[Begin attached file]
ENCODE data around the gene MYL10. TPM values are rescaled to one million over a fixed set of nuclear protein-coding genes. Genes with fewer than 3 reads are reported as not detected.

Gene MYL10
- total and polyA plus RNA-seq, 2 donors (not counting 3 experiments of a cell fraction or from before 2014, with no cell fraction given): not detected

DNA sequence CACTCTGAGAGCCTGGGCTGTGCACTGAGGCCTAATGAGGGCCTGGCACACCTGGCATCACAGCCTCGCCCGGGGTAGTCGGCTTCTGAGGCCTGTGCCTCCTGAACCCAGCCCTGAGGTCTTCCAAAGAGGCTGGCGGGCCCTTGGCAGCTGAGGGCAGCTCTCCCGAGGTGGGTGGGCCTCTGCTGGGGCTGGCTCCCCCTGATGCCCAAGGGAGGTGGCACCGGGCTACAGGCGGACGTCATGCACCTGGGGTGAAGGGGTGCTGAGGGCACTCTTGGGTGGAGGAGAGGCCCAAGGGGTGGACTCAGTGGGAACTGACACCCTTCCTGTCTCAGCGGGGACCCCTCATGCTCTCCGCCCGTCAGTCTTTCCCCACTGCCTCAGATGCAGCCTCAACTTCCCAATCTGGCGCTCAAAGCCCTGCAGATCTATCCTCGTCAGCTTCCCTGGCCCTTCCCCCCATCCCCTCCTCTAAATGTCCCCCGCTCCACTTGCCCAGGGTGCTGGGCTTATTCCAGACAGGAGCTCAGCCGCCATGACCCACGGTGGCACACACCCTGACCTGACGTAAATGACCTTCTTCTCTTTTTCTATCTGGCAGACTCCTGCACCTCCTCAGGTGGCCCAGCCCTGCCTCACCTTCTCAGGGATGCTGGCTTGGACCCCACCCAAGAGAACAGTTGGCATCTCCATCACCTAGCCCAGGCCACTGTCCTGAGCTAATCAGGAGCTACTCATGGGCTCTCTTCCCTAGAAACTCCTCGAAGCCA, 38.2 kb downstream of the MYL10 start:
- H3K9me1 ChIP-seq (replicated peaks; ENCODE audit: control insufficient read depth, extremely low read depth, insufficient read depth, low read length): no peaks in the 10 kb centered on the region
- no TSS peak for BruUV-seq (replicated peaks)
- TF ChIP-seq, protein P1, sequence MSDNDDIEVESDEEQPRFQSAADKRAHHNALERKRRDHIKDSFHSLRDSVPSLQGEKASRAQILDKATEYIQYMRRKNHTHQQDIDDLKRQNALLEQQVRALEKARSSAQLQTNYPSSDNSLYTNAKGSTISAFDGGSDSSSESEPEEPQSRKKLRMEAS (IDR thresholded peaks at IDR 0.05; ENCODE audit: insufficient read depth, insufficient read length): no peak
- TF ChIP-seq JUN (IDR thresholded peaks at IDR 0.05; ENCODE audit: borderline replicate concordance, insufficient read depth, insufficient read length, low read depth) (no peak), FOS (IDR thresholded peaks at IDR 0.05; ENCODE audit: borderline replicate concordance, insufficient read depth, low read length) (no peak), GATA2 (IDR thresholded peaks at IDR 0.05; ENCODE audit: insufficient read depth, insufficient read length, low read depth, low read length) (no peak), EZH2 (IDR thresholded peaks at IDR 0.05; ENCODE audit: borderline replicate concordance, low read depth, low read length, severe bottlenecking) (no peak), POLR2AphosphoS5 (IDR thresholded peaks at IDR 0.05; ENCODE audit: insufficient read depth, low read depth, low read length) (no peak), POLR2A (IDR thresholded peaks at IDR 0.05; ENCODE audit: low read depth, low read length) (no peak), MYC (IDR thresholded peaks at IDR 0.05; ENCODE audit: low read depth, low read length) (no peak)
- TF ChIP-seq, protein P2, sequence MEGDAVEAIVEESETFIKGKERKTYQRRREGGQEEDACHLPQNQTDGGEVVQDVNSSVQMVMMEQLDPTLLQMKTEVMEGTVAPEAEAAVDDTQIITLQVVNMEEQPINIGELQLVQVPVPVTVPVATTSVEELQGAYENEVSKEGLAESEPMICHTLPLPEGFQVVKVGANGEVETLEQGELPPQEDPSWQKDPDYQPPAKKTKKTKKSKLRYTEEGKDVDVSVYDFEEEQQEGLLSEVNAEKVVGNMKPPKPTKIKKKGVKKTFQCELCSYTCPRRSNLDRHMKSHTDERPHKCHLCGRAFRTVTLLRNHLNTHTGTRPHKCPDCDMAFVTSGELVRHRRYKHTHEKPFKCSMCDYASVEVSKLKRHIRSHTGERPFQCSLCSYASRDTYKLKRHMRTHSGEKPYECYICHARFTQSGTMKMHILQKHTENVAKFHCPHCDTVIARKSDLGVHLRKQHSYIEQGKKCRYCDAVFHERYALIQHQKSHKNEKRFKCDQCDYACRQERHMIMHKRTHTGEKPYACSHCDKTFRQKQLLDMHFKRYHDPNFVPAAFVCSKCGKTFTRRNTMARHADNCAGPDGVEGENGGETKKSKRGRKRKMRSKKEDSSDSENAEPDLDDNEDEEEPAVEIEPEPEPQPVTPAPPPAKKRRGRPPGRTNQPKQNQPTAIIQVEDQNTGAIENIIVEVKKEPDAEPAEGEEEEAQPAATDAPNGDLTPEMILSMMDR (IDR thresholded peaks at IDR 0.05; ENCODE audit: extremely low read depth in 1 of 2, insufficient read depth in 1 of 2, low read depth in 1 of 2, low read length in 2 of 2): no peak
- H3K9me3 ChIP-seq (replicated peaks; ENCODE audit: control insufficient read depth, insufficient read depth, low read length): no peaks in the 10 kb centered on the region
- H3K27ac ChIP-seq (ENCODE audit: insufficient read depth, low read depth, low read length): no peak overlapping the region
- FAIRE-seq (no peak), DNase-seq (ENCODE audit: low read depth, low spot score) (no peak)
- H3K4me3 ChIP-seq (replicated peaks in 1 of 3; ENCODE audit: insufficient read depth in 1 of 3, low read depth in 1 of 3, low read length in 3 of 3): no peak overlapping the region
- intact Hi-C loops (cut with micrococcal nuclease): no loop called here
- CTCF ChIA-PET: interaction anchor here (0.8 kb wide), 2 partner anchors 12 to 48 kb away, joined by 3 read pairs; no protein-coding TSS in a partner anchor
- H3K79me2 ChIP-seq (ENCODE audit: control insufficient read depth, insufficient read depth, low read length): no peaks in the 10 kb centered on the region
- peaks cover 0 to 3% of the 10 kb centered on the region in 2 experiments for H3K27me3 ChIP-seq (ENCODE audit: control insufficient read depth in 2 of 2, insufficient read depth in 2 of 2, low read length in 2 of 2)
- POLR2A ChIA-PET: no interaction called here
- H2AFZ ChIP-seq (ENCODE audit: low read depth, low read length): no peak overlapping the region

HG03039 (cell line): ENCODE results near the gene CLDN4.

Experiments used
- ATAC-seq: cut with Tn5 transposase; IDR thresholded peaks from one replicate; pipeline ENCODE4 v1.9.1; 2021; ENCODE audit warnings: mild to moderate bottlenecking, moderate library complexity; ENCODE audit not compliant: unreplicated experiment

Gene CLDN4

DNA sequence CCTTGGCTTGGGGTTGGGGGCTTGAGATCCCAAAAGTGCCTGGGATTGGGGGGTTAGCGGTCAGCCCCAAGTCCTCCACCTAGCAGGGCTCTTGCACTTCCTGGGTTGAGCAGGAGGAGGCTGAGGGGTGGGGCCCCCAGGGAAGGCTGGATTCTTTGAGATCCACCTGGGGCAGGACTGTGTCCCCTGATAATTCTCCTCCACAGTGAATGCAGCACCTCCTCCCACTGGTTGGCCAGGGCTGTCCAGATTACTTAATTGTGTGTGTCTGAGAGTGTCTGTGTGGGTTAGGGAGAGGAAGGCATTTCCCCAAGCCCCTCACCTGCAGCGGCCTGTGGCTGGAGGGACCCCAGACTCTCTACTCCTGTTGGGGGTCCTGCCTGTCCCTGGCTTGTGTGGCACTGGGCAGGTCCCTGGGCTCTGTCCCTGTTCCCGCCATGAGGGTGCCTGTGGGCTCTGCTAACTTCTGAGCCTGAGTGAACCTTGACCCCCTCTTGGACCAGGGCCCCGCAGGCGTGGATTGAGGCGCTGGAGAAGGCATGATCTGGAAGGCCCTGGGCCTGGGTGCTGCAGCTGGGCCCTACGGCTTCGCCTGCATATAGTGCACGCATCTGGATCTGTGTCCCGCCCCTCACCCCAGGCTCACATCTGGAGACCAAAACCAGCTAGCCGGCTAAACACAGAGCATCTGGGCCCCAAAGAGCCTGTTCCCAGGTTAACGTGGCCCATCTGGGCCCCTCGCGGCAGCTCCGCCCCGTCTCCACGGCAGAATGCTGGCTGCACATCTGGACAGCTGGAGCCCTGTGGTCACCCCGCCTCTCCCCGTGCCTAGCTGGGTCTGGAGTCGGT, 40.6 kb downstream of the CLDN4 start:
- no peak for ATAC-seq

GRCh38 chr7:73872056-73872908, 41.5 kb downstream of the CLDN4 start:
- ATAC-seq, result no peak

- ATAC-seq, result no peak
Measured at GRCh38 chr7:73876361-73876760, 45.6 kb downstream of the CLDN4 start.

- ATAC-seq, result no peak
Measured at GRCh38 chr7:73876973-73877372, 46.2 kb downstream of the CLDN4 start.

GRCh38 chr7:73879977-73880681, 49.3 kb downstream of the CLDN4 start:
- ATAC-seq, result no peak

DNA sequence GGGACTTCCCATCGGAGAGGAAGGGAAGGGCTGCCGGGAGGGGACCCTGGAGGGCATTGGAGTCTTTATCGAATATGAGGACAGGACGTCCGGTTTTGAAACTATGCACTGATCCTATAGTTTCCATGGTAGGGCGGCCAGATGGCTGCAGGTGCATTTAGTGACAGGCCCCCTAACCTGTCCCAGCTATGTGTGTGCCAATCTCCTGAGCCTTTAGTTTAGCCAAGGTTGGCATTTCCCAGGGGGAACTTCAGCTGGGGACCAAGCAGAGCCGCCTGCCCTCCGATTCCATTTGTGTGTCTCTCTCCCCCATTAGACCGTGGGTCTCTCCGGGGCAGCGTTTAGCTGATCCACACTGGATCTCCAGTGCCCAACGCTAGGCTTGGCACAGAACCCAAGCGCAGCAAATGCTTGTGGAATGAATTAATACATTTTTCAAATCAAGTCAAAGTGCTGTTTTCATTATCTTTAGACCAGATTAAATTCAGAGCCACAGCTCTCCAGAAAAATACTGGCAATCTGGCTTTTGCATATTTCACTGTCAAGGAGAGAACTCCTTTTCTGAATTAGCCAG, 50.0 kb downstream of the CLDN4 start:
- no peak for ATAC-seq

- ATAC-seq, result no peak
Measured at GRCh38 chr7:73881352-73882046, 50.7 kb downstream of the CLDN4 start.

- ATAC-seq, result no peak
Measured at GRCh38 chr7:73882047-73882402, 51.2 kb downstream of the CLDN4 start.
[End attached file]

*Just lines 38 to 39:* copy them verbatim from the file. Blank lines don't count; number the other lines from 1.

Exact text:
- ATAC-seq, result no peak
Measured at GRCh38 chr7:73882047-73882402, 51.2 kb downstream of the CLDN4 start.